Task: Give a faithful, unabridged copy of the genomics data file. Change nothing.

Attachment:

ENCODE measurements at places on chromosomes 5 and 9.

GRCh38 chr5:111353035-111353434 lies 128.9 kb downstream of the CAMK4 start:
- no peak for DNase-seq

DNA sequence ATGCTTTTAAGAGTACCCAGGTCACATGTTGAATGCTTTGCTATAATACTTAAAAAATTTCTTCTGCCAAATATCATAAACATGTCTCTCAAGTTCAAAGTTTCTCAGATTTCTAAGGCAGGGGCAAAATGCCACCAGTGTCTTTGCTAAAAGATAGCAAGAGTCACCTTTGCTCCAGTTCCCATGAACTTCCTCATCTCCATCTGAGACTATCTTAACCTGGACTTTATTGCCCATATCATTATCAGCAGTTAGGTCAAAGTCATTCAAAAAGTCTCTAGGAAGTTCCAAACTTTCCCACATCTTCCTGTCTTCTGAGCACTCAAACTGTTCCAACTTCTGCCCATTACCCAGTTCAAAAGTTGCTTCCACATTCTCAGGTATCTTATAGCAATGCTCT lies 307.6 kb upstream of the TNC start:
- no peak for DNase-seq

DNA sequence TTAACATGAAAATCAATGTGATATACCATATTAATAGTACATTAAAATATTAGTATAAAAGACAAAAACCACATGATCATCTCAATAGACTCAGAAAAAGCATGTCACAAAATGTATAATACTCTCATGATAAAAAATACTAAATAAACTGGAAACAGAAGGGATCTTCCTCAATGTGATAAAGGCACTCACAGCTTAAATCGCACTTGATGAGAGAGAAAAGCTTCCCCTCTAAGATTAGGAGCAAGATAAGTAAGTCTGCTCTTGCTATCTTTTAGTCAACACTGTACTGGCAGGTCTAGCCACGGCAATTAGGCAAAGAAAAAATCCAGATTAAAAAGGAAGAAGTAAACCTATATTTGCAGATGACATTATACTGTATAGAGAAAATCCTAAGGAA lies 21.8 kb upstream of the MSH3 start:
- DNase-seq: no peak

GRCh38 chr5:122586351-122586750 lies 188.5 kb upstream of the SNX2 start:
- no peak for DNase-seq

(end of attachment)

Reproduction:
ENCODE measurements at places on chromosomes 5 and 9.

GRCh38 chr5:111353035-111353434 lies 128.9 kb downstream of the CAMK4 start:
- no peak for DNase-seq

DNA sequence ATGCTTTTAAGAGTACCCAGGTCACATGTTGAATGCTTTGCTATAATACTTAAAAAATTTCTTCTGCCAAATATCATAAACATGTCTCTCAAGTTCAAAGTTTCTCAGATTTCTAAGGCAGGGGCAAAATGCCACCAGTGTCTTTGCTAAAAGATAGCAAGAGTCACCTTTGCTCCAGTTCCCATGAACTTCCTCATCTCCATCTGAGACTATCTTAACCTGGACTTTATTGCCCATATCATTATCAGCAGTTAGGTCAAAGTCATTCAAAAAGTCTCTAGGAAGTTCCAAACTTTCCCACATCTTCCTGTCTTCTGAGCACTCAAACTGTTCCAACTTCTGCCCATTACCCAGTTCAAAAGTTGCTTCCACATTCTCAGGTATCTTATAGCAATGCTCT lies 307.6 kb upstream of the TNC start:
- no peak for DNase-seq

DNA sequence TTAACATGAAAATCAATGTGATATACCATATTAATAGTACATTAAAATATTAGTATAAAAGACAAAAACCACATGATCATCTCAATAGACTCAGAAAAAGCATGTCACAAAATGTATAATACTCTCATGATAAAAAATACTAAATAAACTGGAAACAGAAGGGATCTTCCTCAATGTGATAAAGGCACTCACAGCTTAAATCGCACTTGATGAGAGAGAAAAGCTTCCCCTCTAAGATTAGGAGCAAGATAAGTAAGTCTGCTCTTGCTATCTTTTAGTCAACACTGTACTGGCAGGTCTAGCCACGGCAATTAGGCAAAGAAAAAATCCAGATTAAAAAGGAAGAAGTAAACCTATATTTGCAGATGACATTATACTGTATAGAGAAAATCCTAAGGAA lies 21.8 kb upstream of the MSH3 start:
- DNase-seq: no peak

GRCh38 chr5:122586351-122586750 lies 188.5 kb upstream of the SNX2 start:
- no peak for DNase-seq